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22 September 1841|
Lieljumprava parish, Russian empire
(Now Birzgale parish Latvia)
|Died||6 July 1902
Rīga, , Russian empire
|Occupation||Poet, army officer|
Andrejs Pumpurs (22 September [O.S. 10 September] 1841 on the Courland side of the former Lieljumprava civil parish, now Birzgale parish – 6 July [O.S. 23 June] 1902 in Riga) was a poet who penned the Latvian epic Lāčplēsis (The Bear Slayer, first published in 1888) and a prominent figure in the Young Latvia movement. Working in the land before volunteering to fight in Serbia against the Ottoman Empire in 1876, he became a loyal officer in the Russian army and also a staunch promoter of the Latvian culture.
Growing up on both banks of the Daugava river, he was one of three children from the civil parish chosen by the Lutheran minister for the German class of the church school in Lielvārde. Unable to continue his education after completion of the three-year course, due to his family's poverty, but working as a raftsman and doing odd jobs with his father, Pumpurs was exposed to the Latvian oral tradition, especially strong in the region of his birth, and to the legends that would be at the forefront of his works. His first poems and early sketches for the epic were written in Piebalga, a rural center of Latvian education and cultural life, between 1867 and 1872.
After a brief period in Riga, he left for Moscow in 1876 and was introduced to the Slavophile Ivan Aksakov and the editor Mikhail Katkov by Fricis Brīvzemnieks (Treuland). Pumpurs became the third Latvian to volunteer to fight with the Serbs and their Russian allies against the Turks, his experiences in Serbia strongly influencing his already fervent nationalism. His military career took him to Sevastopol and he received an officer's education in Odessa. In 1882 he returned to the Governorate of Livonia in what became the Ust-Dvinsk Regiment, participating in secret meetings of the Narodnaya Volya movement. From 1895 he worked for the quartermaster in Dvinsk (now Daugavpils), traveling widely to supply the Russian army, until he died of rheumatism after a trip to China.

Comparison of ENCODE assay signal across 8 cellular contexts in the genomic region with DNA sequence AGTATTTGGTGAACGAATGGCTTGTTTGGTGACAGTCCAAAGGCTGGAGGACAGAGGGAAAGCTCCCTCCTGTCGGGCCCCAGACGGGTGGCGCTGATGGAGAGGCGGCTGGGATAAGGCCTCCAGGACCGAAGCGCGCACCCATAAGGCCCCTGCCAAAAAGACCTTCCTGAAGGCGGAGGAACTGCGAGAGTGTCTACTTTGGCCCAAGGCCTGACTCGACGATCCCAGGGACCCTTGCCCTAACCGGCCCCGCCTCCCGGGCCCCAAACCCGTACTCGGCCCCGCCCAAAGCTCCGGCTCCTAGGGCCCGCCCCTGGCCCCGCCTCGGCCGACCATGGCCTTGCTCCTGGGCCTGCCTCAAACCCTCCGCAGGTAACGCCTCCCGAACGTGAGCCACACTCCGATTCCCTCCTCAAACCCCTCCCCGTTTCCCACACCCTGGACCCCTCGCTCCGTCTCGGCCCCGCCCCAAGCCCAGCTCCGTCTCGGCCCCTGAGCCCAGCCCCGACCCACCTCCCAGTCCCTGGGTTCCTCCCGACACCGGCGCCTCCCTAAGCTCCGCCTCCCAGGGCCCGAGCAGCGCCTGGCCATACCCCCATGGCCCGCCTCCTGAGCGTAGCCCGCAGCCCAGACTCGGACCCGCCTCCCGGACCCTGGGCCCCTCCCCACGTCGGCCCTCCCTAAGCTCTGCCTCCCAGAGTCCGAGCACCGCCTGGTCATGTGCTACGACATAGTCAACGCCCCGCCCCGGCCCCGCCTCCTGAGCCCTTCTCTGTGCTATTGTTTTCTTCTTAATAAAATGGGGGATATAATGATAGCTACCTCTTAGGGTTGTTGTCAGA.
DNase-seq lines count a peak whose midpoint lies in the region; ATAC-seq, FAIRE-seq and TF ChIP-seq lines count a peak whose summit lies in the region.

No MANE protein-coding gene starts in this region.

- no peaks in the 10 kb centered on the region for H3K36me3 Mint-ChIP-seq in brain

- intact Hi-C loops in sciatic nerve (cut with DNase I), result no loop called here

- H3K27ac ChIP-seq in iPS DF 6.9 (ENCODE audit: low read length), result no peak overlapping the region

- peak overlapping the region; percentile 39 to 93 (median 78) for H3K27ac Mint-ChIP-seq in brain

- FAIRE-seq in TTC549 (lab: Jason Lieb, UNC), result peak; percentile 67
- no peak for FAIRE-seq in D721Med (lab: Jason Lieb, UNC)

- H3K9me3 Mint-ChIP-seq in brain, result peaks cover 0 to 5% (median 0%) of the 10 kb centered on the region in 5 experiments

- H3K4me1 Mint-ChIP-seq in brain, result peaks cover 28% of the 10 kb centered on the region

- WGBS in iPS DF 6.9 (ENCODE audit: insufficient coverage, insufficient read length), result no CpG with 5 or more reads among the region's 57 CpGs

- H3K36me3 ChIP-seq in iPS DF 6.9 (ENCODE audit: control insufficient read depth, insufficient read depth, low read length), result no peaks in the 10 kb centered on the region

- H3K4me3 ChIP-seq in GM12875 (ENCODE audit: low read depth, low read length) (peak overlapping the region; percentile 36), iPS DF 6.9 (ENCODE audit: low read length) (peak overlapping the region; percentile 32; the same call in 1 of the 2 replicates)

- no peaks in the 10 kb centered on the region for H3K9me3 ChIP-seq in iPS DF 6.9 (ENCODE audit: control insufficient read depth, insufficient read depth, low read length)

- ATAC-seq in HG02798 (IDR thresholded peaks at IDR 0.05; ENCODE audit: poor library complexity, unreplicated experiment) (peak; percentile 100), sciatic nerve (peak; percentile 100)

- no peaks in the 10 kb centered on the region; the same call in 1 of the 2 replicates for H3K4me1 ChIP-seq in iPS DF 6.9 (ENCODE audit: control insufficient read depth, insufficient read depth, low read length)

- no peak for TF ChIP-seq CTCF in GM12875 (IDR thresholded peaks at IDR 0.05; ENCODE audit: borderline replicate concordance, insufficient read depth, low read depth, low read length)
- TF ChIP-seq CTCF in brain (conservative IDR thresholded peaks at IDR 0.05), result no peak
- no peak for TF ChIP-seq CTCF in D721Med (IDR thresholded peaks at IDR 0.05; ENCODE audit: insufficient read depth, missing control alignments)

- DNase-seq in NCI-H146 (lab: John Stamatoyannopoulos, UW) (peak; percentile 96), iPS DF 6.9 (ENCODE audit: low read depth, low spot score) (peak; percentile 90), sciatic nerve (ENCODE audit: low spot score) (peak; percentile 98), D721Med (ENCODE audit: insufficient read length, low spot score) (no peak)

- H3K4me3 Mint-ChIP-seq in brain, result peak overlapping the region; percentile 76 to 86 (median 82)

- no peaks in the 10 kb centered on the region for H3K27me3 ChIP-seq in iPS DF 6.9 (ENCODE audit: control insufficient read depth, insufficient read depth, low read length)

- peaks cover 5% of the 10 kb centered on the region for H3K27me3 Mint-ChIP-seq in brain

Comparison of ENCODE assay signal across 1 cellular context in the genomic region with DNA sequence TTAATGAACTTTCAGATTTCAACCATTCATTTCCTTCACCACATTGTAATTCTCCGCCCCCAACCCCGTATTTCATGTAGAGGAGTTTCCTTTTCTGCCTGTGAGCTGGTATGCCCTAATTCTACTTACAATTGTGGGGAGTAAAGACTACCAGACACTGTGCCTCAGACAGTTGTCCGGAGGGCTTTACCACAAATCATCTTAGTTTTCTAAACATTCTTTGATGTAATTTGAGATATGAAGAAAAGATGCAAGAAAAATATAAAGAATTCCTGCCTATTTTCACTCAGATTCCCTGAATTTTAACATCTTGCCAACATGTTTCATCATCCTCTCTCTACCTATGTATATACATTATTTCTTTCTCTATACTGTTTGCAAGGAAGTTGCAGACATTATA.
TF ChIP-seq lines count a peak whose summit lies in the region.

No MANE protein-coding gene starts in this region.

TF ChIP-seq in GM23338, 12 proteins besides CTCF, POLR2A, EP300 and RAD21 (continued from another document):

- Vikors Hausmanis, ed.: Latviešu rakstniecība biogrāfijās. Rīga: LZA, 1992.
- Anita Rožkalne, project manager: Latviešu rakstniecība biogrāfijās. Second revised and expanded edition. Rīga: Zinātne, 2003.
- Teodors Zeiferts: Latviešu rakstniecības vēsture. Rīga: 1922—available at the Artificial Intelligence Laboratory of the University of Latvia website.
- Arveds Švābe: Latvijas vēsture 1800–1914. Uppsala: Daugava, 1958.
- Arveds Švābe, ed.: Latvju enciklopēdija. Stockholm: Trīs Zvaigznes, 1952–1953.
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